When: Thursday, 2nd of December at 6pm (GMT)
Where: M416, Marylebone Campus, School of Architecture and Cities, University of Westminster, 35 Marylebone Road, London NW1 5LS
‘… if we are to develop truly sustainable architecture, we don’t necessarily need more materials. We need smarter ones.’Doris Sung
In her ‘Bloom’ project, architect and inventor Doris Sung created a large lightweight monocoque structure comprised of 414 hyperbolic paraboloid (hypar) shaped panels made from a bimetal lamination of two alloys of nickel, manganese and iron with different thermal expansion coefficients. Bloom is a wonderful exposition of the properties and potential of bimetals in the creation of new responsive building skins that can passively open and close to ventilate and shade the building. An animated film of the Bloom project shows how the surface is activated by sun and shade.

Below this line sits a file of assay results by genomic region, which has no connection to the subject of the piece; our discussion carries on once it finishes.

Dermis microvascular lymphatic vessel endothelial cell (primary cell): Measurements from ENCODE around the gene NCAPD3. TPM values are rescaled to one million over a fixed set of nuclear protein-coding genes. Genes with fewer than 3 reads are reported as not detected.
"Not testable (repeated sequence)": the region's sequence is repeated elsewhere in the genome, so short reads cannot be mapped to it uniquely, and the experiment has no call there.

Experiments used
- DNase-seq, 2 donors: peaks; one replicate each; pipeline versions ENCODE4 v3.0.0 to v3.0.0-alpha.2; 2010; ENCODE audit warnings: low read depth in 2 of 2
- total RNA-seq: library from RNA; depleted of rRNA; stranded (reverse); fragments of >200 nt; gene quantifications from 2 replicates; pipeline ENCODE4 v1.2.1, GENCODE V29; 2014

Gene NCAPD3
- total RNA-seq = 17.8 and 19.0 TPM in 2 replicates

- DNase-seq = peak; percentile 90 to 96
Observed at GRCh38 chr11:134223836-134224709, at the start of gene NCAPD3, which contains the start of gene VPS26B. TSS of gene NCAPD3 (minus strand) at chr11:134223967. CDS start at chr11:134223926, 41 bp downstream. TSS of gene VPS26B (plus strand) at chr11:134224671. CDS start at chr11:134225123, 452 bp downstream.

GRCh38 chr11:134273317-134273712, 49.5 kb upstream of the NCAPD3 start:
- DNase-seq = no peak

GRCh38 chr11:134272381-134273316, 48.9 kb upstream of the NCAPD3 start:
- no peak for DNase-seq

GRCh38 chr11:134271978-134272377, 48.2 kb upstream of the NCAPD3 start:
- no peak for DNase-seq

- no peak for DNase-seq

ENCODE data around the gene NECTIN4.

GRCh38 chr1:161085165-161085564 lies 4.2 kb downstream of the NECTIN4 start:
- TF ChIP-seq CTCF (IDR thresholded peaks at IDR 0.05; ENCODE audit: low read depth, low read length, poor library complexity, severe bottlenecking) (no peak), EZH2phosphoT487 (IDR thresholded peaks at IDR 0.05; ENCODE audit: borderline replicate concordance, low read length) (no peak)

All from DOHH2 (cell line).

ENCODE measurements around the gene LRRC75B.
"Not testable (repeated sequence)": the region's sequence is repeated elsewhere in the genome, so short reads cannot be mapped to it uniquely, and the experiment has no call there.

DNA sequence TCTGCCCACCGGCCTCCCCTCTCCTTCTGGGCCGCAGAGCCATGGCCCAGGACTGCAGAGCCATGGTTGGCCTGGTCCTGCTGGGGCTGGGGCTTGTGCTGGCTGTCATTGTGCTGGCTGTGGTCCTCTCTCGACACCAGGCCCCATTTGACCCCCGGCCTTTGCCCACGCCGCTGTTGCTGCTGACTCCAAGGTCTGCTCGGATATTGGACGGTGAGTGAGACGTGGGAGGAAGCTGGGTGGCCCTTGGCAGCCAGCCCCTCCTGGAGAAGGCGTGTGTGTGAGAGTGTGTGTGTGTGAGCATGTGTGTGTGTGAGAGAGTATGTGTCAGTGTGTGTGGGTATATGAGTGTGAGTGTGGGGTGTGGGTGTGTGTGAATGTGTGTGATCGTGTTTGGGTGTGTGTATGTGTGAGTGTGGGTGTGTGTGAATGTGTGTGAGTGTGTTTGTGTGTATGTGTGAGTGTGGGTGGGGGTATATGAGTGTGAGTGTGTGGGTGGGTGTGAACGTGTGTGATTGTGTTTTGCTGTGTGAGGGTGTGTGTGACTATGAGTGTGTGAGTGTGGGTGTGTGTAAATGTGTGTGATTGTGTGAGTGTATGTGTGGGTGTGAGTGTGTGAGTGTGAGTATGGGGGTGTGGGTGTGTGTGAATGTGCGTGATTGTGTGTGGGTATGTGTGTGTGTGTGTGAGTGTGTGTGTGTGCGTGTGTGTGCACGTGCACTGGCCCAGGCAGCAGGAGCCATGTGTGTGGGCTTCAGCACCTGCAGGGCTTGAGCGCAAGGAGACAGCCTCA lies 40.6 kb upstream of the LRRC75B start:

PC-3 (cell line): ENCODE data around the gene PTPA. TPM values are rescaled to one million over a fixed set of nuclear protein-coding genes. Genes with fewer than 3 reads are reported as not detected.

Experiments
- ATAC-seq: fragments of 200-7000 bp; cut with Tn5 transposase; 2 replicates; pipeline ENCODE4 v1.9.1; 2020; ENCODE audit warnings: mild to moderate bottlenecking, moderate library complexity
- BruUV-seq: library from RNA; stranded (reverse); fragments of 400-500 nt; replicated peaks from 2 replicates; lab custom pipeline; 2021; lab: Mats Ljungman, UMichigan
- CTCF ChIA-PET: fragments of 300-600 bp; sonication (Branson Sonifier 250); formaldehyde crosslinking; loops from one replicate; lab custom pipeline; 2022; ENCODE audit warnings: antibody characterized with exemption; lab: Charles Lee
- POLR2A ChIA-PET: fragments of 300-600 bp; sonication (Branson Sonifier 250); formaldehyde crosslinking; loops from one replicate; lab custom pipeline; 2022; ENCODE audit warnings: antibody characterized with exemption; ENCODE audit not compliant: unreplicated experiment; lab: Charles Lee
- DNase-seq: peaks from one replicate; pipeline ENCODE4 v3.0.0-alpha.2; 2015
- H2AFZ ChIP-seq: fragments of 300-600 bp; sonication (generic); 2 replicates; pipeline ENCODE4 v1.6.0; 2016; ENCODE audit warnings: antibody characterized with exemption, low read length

Doris Sung has subsequently developed a whole series of innovative architectural applications using thermobimetal. Her initial research on self-shading, self-ventilating and self-assembling alongside contemporary fabrication technologies has expanded the physical potential of the material, for example in the twisting and folding of her Oculus prototype, and she has now patented systems that are being commercialised for wider application. Her InVert™ window-shading system incorporates small bimetal ‘petals’ within a double-glazed glass module, and as the temperature from the sun increases, the bimetal elements deform and block the sunlight and shade the building’s interior. As the sunlight moves and the temperature cools, the bimetal elements revert to their original shape and position. The resultant solar shading reduces heat gain, which in turn can reduce artificial cooling needs by 28–42%,36 depending on the geographical location.
For details contact: Will McLean